Hitting the Top 25%

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It was said a few years ago that in order to win the CrossFit Games you didn’t need to win a single event. In 2014 Rich Froning didn’t win a single event until the final day. In 2016 Matt Fraser only won 1 event (the first one) and still finished with the highest points total in CrossFit Games history.

How do these athletes do this? Because they very rarely, if ever, fall out of the top 25% in any workout.

The CrossFit Games has become much more competitive as the years have gone on, and with the dominance on the men's side of Rich Froning and Matt Fraser even finishing in the top 25% in each workout does not guarantee winning the CrossFit Games.

This being said, our goals are not to win the CrossFit Games. Some of us want to and enjoy competing, but the overall goal for all of us is health and fitness.

So what is my angle?

Why would I be talking about finishing in the top 25%. I’ve already talked previously about the perils of leader boarding (seeing someone else score and focusing on trying to beat it).

I’m talking about consistency.

In order to see our scores be as good as possible, we must be consistent. We must have very few holes in our armor. We are all good at certain things, the challenge in CrossFit is being good at everything. At the CrossFit Games, this means ideally finishing in the top 5 in every workout. Can you imagine just how hard that is?

We admire Games athletes. We see them post the big lifts, the PR’s, and the cool gymnastics. What we don’t generally see is them grinding out the long distance rows or runs. The incredible amount of burpees or the breaking down of movements into their elements in order to refine them and continue improving.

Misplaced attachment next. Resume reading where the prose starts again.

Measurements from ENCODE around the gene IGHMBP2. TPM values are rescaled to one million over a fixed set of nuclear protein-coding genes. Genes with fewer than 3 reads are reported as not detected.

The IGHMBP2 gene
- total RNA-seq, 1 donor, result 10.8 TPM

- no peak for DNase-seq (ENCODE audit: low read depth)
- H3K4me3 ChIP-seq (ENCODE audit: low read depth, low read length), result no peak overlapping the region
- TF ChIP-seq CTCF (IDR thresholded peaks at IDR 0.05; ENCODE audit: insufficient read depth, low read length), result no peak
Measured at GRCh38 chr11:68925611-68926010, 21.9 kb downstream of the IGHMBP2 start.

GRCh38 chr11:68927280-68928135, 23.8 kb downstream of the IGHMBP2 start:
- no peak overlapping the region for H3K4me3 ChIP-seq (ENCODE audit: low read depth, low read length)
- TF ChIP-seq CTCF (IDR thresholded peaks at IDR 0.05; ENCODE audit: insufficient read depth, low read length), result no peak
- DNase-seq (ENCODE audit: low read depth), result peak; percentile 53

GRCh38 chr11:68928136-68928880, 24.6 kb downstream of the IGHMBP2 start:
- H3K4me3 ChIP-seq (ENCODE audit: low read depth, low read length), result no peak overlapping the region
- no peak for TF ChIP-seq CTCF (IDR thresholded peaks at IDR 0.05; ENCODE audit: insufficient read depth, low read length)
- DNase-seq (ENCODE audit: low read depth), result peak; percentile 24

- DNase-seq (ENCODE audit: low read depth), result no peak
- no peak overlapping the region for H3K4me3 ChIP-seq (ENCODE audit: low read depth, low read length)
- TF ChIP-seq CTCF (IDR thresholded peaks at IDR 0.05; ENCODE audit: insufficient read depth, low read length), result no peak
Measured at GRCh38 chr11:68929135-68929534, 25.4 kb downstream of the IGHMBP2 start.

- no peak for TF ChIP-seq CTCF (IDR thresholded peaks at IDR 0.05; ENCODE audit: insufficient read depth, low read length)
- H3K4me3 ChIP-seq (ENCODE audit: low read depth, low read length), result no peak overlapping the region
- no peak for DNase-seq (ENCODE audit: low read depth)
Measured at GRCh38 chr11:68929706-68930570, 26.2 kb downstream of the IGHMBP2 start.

Ben Bergeron has talked about Katrin Davidsdottir doing EMOM’s of just leg clamps on the rope. Not climbing, literally just working at the bottom of the rope to perfect her foothold. That takes dedication.

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Granted, Games athletes are pursuing the reward of the title of Fittest on Earth (plus a nice sized paycheck). But, our focus should also be on refining and improving technique for something way more important. Our health and fitness.

As previously discussed in an earlier blog, in CrossFit we use the term productive application of force. This means when we develop a new skill such as a pull-up, we have figured out the way to apply the force from our hip and the strength we have in order to complete the skill. This makes learning and refining technique even more necessary. Once we have 1 pull-up we need to work to get 10, and then 20, and so on.

Frankly, our goal is to complete every workout and be in the top 25% of our performance. To be consistently ‘fit’ across each workout is the pinnacle. Using Beyond the Whiteboard we can see where our strengths and weaknesses lie and we can use that data to help us determine where our focus needs to be. If we can complete Fran in 3 minutes or less but it takes us 25+ minutes to complete a 5k row, then we know we need to work on our stamina and endurance.

We must continue to find a balance of developing what we are good at while working on what we are not. That can be hard to do. But if we are consistent, relentless, and determined, the outcome may just put you in that top 25%.